Oct 07, 2009    Views: 13170


In agriculture, Aspergillus originally was considered a serious problem largely because of its prevalence in the biodeterioration of stored crops and as an opportunistic pathogen of field crops, particularly under high moisture conditions. During the early 1960s, the discovery of aflatoxins associated with massive deaths of poultry, trout and other domesticated animals species worldwide raised new awareness that these fungi posed threats to foods and feeds beyond their ability to rot plant materials. Research on aflatoxins led to many new fungal toxins being discovered from species of Aspergillus and other common moulds. In addition to aflatoxins, other important Aspergillus mycotoxins include ochratoxin, patulin and fumigillin.
See also: Microbial Toxins and Microbial Biodegradation

Aflatoxins are still recognized as the most important mycotoxins. They are synthesized by only a few Aspergillus species of which A. flavus and A. parasiticus are the most problematic. The expression of aflatoxin-related diseases is influenced by factors such as age, nutrition, gender, species and the possibility of concurrent exposure to other toxins. The main target organ in mammals is the liver so aflatoxicosis is primarily a hepatic disease. Conditions increasing the likelihood of aflatoxicosis in humans include limited availability of food, environmental conditions that favour mould growth on foodstuffs, and lack of regulatory systems for aflatoxin monitoring and control.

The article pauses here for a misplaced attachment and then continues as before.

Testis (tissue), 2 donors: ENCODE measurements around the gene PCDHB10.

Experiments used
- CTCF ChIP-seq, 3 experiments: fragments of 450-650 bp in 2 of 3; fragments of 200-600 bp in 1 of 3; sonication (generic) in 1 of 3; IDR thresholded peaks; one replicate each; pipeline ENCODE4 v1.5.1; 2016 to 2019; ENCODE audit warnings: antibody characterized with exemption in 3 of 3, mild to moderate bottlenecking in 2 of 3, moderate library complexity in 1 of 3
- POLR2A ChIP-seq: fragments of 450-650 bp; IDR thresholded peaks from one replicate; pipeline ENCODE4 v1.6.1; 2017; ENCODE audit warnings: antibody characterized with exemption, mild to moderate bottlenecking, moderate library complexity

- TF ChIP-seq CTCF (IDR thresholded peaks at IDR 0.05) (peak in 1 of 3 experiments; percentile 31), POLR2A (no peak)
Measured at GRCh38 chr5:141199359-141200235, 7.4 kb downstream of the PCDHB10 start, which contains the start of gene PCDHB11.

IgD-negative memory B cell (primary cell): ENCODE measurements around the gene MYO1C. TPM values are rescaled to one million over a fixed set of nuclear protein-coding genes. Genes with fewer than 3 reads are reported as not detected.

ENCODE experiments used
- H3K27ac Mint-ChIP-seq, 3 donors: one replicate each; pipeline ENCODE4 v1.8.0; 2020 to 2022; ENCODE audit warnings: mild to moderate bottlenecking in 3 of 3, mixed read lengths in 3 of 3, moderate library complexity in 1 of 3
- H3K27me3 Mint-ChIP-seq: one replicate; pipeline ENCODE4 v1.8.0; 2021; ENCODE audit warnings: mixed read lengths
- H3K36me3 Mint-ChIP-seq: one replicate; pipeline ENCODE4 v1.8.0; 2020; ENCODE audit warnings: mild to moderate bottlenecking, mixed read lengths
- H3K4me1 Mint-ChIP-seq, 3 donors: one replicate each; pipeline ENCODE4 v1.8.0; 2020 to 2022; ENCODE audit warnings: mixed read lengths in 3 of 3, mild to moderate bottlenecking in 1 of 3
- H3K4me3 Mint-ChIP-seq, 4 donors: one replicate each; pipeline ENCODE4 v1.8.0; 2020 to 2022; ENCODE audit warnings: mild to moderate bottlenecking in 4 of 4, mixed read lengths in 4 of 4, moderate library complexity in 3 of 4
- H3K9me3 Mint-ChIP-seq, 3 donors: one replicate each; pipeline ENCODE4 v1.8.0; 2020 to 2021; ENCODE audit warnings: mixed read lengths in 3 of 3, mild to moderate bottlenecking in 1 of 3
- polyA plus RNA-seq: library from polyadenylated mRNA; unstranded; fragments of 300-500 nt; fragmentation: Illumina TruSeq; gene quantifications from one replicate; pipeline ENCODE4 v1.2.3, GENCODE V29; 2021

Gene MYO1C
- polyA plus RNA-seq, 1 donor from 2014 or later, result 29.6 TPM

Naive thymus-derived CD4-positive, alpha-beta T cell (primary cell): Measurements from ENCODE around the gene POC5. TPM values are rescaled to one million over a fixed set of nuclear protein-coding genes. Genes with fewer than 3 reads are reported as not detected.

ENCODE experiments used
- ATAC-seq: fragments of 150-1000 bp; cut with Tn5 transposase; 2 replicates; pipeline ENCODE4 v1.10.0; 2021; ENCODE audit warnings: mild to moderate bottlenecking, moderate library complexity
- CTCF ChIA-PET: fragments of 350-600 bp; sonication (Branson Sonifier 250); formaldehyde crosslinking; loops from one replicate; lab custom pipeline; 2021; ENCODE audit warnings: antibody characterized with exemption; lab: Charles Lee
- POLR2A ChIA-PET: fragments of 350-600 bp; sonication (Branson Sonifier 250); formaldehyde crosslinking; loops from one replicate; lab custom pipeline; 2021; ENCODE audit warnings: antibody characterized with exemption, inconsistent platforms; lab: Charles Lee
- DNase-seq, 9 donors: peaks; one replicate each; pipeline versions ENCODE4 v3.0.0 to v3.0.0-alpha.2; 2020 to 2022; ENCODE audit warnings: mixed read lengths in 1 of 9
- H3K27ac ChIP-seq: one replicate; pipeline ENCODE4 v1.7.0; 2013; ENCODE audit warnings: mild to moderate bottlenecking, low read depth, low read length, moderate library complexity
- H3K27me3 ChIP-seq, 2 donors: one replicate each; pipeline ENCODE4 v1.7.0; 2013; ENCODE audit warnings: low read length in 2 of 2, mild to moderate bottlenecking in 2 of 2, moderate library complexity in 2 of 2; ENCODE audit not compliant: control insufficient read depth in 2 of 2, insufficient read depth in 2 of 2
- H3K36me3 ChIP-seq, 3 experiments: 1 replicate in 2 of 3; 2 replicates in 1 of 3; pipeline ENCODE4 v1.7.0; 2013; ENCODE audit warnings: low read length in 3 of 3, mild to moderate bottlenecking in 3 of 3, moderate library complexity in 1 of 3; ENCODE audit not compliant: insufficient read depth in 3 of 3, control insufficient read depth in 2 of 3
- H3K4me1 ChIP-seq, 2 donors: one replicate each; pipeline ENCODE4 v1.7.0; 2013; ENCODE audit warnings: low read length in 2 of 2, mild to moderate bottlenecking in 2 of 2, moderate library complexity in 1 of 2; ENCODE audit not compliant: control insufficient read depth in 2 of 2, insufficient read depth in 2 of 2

See also: Foodborne Pathogens: Microbiology and Molecular Biology

A. flavus
and A. parasiticus are weedy moulds that grow on a large number of substrates, particularly under high moisture conditions. Aflatoxins have been isolated from all major cereal crops, and from sources as diverse as peanut butter and marijuana. The staple commodities regularly contaminated with aflatoxins include cassava, chillies, corn, cotton seed, millet, peanuts, rice, sorghum, sunflower seeds, tree nuts, wheat, and a variety of spices intended for human or animal food use. When processed, aflatoxins get into the general food supply where they have been found in both pet and human foods as well as in feeds for agricultural animals. Aflatoxin transformation products are sometimes found in eggs, milk products and meat when animals are fed contaminated grains.
See also: Foodborne Pathogens: Microbiology and Molecular Biology

Human exposure to aflatoxins exposure is difficult to avoid because A. flavus grows aggressively in many foods at all stages of the food chain: in the field, in storage and in the home. Evidence for acute human aflatoxicosis has been reported from several underdeveloped countries such as India and Thailand. The symptoms of severe aflatoxicosis include oedema, hemorrhagic necrosis of the liver and profound lethargy. Further, aflatoxins are potent carcinogens, especially aflatoxin B1. Based on epidemiological studies done in Asian and Africa, in 1988 the International Agency for Research on Cancer, part of the World Health Organization, placed aflatoxin B1 on the list of human carcinogens. In developed countries, the emphasis on keeping aflatoxin out of the food chain concerns its carcinogenic potential. Strong regulatory limits (4-30 ppb) have been established for many commodities.
See also: Microbial Toxins: Current Research and Future Trends

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